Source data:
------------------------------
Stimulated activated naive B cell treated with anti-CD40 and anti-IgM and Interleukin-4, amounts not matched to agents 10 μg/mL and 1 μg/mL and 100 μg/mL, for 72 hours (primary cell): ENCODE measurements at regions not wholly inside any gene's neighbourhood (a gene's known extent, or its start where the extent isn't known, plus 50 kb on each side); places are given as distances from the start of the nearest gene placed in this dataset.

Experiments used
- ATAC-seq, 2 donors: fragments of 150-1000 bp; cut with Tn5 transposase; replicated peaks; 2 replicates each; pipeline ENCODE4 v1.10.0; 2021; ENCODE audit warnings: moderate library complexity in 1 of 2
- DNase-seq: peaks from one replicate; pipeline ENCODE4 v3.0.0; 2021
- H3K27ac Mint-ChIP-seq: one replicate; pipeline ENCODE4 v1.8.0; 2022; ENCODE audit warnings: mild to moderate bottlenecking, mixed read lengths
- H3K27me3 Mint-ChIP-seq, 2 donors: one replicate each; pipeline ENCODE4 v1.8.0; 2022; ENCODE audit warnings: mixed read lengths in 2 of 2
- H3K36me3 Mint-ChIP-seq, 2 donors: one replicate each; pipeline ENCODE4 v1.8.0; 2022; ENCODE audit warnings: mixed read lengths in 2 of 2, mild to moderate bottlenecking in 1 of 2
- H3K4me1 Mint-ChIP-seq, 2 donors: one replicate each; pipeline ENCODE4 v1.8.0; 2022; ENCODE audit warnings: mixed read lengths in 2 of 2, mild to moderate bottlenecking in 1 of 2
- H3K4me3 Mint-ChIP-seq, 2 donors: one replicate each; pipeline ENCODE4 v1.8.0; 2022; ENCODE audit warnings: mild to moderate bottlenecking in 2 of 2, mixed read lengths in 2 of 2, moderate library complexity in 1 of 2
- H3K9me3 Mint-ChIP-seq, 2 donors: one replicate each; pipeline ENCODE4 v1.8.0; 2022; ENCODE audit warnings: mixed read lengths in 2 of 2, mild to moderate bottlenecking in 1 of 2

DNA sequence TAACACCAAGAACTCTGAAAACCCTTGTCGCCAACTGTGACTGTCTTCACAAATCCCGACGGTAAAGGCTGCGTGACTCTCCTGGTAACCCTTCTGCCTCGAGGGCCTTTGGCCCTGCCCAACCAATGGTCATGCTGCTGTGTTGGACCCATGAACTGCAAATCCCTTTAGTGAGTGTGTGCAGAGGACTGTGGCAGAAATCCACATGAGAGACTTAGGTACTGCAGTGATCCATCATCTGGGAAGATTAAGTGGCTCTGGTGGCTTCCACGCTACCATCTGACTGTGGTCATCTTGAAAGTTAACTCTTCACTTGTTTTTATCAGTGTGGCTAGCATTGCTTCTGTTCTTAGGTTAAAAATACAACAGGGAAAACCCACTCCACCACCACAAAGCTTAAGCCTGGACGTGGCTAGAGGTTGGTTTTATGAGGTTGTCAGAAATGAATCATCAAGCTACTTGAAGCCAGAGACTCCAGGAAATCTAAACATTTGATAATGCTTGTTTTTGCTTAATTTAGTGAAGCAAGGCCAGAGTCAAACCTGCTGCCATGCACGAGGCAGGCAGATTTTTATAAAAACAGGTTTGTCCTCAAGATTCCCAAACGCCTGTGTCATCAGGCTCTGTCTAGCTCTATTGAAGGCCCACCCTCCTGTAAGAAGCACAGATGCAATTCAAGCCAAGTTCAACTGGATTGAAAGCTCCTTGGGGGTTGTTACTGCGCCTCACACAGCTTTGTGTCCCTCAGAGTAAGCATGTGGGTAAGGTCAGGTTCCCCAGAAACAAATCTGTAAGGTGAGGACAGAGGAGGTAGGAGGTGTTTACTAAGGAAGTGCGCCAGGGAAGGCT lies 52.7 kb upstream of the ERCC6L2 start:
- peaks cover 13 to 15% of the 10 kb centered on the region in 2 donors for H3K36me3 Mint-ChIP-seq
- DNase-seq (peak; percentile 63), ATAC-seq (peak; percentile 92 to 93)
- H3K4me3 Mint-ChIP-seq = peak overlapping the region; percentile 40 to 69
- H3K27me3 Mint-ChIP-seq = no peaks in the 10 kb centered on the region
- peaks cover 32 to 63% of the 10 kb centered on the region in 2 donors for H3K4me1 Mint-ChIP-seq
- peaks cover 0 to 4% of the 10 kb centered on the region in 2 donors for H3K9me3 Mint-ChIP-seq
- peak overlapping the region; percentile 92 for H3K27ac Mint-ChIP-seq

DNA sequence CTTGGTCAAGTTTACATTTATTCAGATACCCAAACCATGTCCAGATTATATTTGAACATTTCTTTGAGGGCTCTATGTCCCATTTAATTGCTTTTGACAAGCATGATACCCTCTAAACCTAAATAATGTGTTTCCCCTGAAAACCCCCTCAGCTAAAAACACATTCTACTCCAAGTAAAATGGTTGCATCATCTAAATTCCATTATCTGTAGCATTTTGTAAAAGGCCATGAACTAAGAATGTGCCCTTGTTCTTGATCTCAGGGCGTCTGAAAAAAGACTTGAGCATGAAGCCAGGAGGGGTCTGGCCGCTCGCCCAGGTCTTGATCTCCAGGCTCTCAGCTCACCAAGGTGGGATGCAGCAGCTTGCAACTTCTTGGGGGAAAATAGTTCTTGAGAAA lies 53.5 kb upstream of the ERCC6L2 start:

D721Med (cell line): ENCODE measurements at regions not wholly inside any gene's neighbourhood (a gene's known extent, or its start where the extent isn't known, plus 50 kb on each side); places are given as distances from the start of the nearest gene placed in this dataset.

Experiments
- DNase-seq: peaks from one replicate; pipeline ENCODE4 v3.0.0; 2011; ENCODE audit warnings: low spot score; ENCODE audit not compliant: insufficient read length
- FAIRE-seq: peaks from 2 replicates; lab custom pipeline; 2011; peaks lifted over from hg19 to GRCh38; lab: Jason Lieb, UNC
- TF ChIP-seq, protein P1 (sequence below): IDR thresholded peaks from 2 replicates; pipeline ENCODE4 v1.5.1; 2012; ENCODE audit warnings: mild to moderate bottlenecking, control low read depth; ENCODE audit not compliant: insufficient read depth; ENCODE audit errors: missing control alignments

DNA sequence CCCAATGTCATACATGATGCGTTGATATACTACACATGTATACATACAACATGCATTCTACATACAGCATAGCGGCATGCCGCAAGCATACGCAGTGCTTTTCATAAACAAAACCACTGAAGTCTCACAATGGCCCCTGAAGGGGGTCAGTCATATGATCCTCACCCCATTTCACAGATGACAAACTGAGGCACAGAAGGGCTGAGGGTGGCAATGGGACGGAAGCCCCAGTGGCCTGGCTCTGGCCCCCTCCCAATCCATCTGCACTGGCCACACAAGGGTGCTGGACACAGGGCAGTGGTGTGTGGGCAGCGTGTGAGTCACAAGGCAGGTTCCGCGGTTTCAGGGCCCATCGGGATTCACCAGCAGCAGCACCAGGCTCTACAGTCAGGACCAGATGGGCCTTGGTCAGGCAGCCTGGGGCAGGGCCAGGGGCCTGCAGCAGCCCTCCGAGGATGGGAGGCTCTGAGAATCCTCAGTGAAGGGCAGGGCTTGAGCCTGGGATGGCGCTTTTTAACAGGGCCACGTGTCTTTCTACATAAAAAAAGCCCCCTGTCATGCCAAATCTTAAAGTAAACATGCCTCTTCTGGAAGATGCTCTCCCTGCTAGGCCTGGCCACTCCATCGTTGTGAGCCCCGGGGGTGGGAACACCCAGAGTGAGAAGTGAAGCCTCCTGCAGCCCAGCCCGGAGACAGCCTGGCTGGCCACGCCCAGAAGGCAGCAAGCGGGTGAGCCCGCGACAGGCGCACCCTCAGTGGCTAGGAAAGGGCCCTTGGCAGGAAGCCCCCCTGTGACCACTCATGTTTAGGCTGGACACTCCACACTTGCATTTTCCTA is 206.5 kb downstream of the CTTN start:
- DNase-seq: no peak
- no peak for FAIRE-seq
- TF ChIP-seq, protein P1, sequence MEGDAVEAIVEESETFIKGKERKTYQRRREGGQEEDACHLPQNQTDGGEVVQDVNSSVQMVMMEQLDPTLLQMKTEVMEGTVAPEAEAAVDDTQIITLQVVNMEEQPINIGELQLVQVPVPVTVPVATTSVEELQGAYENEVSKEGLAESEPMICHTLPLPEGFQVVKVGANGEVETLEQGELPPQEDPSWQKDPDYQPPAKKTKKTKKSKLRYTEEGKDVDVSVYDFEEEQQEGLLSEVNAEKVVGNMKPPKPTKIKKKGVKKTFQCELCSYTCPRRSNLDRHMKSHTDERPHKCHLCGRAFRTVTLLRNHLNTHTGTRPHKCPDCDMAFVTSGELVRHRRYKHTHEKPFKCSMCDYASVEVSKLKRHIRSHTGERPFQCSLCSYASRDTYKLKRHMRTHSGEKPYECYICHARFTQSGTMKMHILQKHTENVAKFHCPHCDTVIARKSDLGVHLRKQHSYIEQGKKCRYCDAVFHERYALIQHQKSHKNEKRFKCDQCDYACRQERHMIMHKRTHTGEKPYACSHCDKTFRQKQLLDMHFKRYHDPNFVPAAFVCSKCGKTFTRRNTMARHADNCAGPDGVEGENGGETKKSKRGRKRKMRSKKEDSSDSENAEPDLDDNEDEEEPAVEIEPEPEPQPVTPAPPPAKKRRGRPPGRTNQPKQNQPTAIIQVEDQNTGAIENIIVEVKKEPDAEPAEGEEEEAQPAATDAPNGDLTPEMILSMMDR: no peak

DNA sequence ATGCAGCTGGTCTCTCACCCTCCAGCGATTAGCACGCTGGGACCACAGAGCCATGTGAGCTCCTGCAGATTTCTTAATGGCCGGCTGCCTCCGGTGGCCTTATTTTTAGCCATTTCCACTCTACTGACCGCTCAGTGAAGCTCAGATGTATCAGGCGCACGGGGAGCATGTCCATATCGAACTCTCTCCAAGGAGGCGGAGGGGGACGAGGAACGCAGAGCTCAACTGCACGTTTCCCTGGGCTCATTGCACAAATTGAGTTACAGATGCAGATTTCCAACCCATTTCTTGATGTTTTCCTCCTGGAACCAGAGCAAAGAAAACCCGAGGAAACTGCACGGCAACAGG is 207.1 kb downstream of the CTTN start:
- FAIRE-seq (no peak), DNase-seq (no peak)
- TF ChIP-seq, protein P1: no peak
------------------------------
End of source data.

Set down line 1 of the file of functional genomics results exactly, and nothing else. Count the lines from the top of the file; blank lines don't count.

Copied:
Stimulated activated naive B cell treated with anti-CD40 and anti-IgM and Interleukin-4, amounts not matched to agents 10 μg/mL and 1 μg/mL and 100 μg/mL, for 72 hours (primary cell): ENCODE measurements at regions not wholly inside any gene's neighbourhood (a gene's known extent, or its start where the extent isn't known, plus 50 kb on each side); places are given as distances from the start of the nearest gene placed in this dataset.